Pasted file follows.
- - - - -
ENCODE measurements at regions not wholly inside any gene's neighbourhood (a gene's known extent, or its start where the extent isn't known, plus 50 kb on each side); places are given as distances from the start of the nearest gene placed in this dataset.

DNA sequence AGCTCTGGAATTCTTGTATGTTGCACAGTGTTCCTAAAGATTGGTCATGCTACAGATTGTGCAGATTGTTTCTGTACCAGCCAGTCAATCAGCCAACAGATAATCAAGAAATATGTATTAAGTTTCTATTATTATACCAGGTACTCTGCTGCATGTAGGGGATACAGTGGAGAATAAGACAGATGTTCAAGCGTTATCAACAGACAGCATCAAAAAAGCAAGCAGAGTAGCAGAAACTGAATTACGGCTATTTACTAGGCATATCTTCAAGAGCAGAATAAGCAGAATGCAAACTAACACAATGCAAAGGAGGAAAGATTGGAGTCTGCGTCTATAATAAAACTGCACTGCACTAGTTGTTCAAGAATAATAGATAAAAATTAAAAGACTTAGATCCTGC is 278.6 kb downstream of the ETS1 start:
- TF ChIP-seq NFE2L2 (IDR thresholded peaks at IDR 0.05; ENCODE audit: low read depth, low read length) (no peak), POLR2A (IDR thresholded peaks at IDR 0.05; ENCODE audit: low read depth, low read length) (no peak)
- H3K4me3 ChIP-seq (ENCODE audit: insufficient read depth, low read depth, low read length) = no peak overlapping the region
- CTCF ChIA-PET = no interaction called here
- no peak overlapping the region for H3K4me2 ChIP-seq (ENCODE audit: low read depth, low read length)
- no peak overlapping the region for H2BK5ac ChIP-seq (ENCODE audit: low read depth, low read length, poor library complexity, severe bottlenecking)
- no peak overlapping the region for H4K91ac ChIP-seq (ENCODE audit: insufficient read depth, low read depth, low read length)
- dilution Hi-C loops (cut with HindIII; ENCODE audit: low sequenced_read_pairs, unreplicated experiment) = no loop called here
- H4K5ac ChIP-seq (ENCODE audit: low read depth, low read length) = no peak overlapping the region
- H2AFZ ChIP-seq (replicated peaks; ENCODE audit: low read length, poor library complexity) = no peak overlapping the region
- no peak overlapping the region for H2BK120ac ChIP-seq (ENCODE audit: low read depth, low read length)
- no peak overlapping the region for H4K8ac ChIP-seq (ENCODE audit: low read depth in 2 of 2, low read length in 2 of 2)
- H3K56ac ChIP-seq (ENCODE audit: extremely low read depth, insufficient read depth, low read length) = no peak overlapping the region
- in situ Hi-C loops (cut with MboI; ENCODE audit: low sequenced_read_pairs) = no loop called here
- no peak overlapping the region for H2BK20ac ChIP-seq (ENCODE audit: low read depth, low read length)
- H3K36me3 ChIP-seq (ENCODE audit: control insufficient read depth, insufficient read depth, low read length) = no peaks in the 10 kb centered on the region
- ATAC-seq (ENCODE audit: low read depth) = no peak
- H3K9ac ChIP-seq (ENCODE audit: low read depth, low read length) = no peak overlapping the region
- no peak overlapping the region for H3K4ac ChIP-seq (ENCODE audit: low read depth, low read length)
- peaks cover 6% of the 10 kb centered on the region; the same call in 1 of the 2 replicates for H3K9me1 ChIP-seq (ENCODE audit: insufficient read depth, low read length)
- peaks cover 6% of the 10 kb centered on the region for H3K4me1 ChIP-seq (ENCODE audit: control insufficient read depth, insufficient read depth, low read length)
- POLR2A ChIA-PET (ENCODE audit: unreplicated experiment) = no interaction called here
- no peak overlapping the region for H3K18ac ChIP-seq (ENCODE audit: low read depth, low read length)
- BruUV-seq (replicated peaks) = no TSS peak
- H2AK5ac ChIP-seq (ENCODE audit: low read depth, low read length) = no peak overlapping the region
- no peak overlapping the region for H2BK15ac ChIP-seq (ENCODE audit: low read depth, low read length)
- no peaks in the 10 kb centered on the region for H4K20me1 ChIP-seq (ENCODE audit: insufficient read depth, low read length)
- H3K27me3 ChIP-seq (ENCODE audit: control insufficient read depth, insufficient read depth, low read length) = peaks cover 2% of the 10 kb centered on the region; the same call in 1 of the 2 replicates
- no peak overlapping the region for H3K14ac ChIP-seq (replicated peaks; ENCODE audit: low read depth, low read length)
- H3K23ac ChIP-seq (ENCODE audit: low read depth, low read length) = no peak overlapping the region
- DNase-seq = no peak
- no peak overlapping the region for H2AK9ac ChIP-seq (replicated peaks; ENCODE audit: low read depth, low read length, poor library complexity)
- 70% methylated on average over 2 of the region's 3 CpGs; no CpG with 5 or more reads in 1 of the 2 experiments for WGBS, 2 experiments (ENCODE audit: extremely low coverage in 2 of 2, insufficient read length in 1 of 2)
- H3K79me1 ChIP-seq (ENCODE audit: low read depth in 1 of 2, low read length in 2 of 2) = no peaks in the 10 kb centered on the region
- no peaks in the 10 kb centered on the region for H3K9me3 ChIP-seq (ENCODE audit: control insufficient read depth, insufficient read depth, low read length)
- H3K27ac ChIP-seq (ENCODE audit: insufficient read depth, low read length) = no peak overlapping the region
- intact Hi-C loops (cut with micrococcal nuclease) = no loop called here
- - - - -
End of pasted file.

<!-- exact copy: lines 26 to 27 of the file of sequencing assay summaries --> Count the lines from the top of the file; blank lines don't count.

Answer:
- H2AK5ac ChIP-seq (ENCODE audit: low read depth, low read length) = no peak overlapping the region
- no peak overlapping the region for H2BK15ac ChIP-seq (ENCODE audit: low read depth, low read length)